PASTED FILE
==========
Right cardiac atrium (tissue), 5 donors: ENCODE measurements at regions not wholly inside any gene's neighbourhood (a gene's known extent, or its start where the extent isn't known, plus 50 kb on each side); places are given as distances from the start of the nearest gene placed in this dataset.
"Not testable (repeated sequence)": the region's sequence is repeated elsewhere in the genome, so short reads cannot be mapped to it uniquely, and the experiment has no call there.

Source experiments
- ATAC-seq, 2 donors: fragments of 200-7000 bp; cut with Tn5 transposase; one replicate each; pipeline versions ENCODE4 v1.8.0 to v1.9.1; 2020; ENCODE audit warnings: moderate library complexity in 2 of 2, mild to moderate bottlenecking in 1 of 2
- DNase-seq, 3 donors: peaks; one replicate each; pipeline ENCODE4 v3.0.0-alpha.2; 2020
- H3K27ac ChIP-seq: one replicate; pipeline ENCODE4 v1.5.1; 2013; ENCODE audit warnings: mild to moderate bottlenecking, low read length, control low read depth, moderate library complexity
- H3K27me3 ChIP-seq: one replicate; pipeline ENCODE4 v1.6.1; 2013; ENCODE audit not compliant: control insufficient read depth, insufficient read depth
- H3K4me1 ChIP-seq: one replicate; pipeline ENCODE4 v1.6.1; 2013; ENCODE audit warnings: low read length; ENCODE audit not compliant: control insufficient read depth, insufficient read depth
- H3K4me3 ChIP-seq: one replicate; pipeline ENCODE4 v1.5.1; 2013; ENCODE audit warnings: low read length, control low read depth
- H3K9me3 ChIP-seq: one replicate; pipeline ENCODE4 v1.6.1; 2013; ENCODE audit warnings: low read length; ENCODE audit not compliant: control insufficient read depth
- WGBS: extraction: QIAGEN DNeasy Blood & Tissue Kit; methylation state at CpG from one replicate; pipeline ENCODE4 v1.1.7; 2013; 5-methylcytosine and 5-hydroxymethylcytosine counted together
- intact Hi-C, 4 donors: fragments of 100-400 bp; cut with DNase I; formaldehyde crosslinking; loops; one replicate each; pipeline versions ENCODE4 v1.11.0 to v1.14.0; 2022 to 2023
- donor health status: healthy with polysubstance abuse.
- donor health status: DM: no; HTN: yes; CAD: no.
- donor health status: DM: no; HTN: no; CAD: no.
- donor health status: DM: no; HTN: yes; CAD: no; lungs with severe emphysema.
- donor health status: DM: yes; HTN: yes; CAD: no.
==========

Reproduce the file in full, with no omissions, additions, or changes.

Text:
Right cardiac atrium (tissue), 5 donors: ENCODE measurements at regions not wholly inside any gene's neighbourhood (a gene's known extent, or its start where the extent isn't known, plus 50 kb on each side); places are given as distances from the start of the nearest gene placed in this dataset.
"Not testable (repeated sequence)": the region's sequence is repeated elsewhere in the genome, so short reads cannot be mapped to it uniquely, and the experiment has no call there.

Source experiments
- ATAC-seq, 2 donors: fragments of 200-7000 bp; cut with Tn5 transposase; one replicate each; pipeline versions ENCODE4 v1.8.0 to v1.9.1; 2020; ENCODE audit warnings: moderate library complexity in 2 of 2, mild to moderate bottlenecking in 1 of 2
- DNase-seq, 3 donors: peaks; one replicate each; pipeline ENCODE4 v3.0.0-alpha.2; 2020
- H3K27ac ChIP-seq: one replicate; pipeline ENCODE4 v1.5.1; 2013; ENCODE audit warnings: mild to moderate bottlenecking, low read length, control low read depth, moderate library complexity
- H3K27me3 ChIP-seq: one replicate; pipeline ENCODE4 v1.6.1; 2013; ENCODE audit not compliant: control insufficient read depth, insufficient read depth
- H3K4me1 ChIP-seq: one replicate; pipeline ENCODE4 v1.6.1; 2013; ENCODE audit warnings: low read length; ENCODE audit not compliant: control insufficient read depth, insufficient read depth
- H3K4me3 ChIP-seq: one replicate; pipeline ENCODE4 v1.5.1; 2013; ENCODE audit warnings: low read length, control low read depth
- H3K9me3 ChIP-seq: one replicate; pipeline ENCODE4 v1.6.1; 2013; ENCODE audit warnings: low read length; ENCODE audit not compliant: control insufficient read depth
- WGBS: extraction: QIAGEN DNeasy Blood & Tissue Kit; methylation state at CpG from one replicate; pipeline ENCODE4 v1.1.7; 2013; 5-methylcytosine and 5-hydroxymethylcytosine counted together
- intact Hi-C, 4 donors: fragments of 100-400 bp; cut with DNase I; formaldehyde crosslinking; loops; one replicate each; pipeline versions ENCODE4 v1.11.0 to v1.14.0; 2022 to 2023
- donor health status: healthy with polysubstance abuse.
- donor health status: DM: no; HTN: yes; CAD: no.
- donor health status: DM: no; HTN: no; CAD: no.
- donor health status: DM: no; HTN: yes; CAD: no; lungs with severe emphysema.
- donor health status: DM: yes; HTN: yes; CAD: no.